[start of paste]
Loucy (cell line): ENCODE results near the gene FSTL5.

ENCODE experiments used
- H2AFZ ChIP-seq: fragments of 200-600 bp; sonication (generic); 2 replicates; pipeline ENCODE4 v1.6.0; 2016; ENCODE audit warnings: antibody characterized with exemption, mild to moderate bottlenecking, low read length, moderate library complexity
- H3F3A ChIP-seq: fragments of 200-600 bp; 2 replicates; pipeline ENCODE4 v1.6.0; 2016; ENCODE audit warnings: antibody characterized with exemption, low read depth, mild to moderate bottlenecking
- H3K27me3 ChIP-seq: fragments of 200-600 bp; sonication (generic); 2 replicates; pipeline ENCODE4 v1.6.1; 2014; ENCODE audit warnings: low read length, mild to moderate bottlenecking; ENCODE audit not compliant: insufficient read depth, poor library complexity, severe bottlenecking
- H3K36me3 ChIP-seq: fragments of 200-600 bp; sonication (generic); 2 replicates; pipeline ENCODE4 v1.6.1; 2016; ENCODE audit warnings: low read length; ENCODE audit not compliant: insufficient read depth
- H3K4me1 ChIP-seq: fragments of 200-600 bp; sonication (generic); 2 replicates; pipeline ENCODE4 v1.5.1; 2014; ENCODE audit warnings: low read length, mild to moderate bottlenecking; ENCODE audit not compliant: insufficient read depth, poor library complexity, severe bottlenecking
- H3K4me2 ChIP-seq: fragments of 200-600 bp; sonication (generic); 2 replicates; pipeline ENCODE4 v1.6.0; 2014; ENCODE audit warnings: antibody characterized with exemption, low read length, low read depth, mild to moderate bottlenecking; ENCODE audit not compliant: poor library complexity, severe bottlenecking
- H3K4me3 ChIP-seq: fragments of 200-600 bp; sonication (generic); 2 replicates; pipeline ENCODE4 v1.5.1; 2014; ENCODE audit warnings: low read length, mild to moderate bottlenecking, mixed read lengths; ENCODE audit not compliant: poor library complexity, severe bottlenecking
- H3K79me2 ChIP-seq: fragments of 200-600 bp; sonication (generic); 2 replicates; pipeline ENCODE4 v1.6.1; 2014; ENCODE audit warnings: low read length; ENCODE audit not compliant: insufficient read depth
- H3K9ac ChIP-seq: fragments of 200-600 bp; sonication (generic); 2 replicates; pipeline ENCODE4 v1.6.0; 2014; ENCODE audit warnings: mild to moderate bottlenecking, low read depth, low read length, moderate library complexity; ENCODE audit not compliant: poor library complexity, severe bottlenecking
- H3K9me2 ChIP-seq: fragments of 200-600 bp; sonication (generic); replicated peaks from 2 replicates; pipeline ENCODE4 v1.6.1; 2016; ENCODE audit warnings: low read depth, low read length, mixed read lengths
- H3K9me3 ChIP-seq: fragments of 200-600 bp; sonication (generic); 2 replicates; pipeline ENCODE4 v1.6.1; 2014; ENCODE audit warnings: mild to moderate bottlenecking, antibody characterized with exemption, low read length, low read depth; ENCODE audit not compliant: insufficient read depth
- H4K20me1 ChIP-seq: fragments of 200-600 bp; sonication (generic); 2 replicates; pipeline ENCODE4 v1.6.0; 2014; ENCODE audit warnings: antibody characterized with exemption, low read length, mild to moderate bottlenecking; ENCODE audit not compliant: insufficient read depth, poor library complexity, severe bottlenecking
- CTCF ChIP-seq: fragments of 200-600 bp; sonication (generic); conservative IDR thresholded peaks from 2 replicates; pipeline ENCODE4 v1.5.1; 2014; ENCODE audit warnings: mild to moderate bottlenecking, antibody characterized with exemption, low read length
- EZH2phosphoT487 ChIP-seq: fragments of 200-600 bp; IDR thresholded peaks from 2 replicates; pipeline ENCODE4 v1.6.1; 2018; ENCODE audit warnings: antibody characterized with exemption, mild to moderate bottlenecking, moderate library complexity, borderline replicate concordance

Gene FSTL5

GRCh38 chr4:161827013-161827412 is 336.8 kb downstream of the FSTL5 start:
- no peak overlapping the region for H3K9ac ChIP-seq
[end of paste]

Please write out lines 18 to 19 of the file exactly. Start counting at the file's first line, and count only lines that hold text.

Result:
GRCh38 chr4:161827013-161827412 is 336.8 kb downstream of the FSTL5 start:
- no peak overlapping the region for H3K9ac ChIP-seq